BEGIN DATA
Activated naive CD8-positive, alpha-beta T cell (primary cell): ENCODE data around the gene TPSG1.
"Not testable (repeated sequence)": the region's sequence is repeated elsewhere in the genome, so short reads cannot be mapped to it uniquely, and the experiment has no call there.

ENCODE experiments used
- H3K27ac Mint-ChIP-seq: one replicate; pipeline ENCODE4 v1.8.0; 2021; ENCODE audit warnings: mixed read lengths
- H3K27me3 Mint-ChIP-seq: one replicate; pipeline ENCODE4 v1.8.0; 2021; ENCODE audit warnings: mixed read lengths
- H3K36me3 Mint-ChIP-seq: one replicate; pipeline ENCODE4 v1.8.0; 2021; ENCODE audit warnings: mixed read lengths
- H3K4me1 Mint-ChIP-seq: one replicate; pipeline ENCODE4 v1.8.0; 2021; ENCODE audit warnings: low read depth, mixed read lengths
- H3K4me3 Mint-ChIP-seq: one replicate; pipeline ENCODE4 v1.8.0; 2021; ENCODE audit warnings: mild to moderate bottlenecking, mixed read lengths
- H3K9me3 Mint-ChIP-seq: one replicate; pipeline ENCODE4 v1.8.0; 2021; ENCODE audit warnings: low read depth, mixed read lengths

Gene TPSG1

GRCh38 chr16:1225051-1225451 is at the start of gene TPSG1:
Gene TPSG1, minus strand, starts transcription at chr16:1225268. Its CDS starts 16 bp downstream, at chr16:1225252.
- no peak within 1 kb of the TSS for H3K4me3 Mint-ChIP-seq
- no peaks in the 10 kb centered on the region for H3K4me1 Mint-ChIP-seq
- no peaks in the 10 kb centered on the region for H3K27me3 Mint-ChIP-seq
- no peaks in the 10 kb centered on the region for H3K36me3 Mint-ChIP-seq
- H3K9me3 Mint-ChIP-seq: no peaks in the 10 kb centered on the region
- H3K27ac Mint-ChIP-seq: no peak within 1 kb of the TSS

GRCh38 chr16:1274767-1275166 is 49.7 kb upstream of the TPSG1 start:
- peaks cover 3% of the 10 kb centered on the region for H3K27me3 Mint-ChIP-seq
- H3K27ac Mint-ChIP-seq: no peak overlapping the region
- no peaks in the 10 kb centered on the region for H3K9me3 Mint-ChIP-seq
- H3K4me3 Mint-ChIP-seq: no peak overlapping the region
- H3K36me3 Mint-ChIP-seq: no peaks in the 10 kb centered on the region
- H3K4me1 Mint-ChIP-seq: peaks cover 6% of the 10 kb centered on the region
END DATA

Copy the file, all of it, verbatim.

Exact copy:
Activated naive CD8-positive, alpha-beta T cell (primary cell): ENCODE data around the gene TPSG1.
"Not testable (repeated sequence)": the region's sequence is repeated elsewhere in the genome, so short reads cannot be mapped to it uniquely, and the experiment has no call there.

ENCODE experiments used
- H3K27ac Mint-ChIP-seq: one replicate; pipeline ENCODE4 v1.8.0; 2021; ENCODE audit warnings: mixed read lengths
- H3K27me3 Mint-ChIP-seq: one replicate; pipeline ENCODE4 v1.8.0; 2021; ENCODE audit warnings: mixed read lengths
- H3K36me3 Mint-ChIP-seq: one replicate; pipeline ENCODE4 v1.8.0; 2021; ENCODE audit warnings: mixed read lengths
- H3K4me1 Mint-ChIP-seq: one replicate; pipeline ENCODE4 v1.8.0; 2021; ENCODE audit warnings: low read depth, mixed read lengths
- H3K4me3 Mint-ChIP-seq: one replicate; pipeline ENCODE4 v1.8.0; 2021; ENCODE audit warnings: mild to moderate bottlenecking, mixed read lengths
- H3K9me3 Mint-ChIP-seq: one replicate; pipeline ENCODE4 v1.8.0; 2021; ENCODE audit warnings: low read depth, mixed read lengths

Gene TPSG1

GRCh38 chr16:1225051-1225451 is at the start of gene TPSG1:
Gene TPSG1, minus strand, starts transcription at chr16:1225268. Its CDS starts 16 bp downstream, at chr16:1225252.
- no peak within 1 kb of the TSS for H3K4me3 Mint-ChIP-seq
- no peaks in the 10 kb centered on the region for H3K4me1 Mint-ChIP-seq
- no peaks in the 10 kb centered on the region for H3K27me3 Mint-ChIP-seq
- no peaks in the 10 kb centered on the region for H3K36me3 Mint-ChIP-seq
- H3K9me3 Mint-ChIP-seq: no peaks in the 10 kb centered on the region
- H3K27ac Mint-ChIP-seq: no peak within 1 kb of the TSS

GRCh38 chr16:1274767-1275166 is 49.7 kb upstream of the TPSG1 start:
- peaks cover 3% of the 10 kb centered on the region for H3K27me3 Mint-ChIP-seq
- H3K27ac Mint-ChIP-seq: no peak overlapping the region
- no peaks in the 10 kb centered on the region for H3K9me3 Mint-ChIP-seq
- H3K4me3 Mint-ChIP-seq: no peak overlapping the region
- H3K36me3 Mint-ChIP-seq: no peaks in the 10 kb centered on the region
- H3K4me1 Mint-ChIP-seq: peaks cover 6% of the 10 kb centered on the region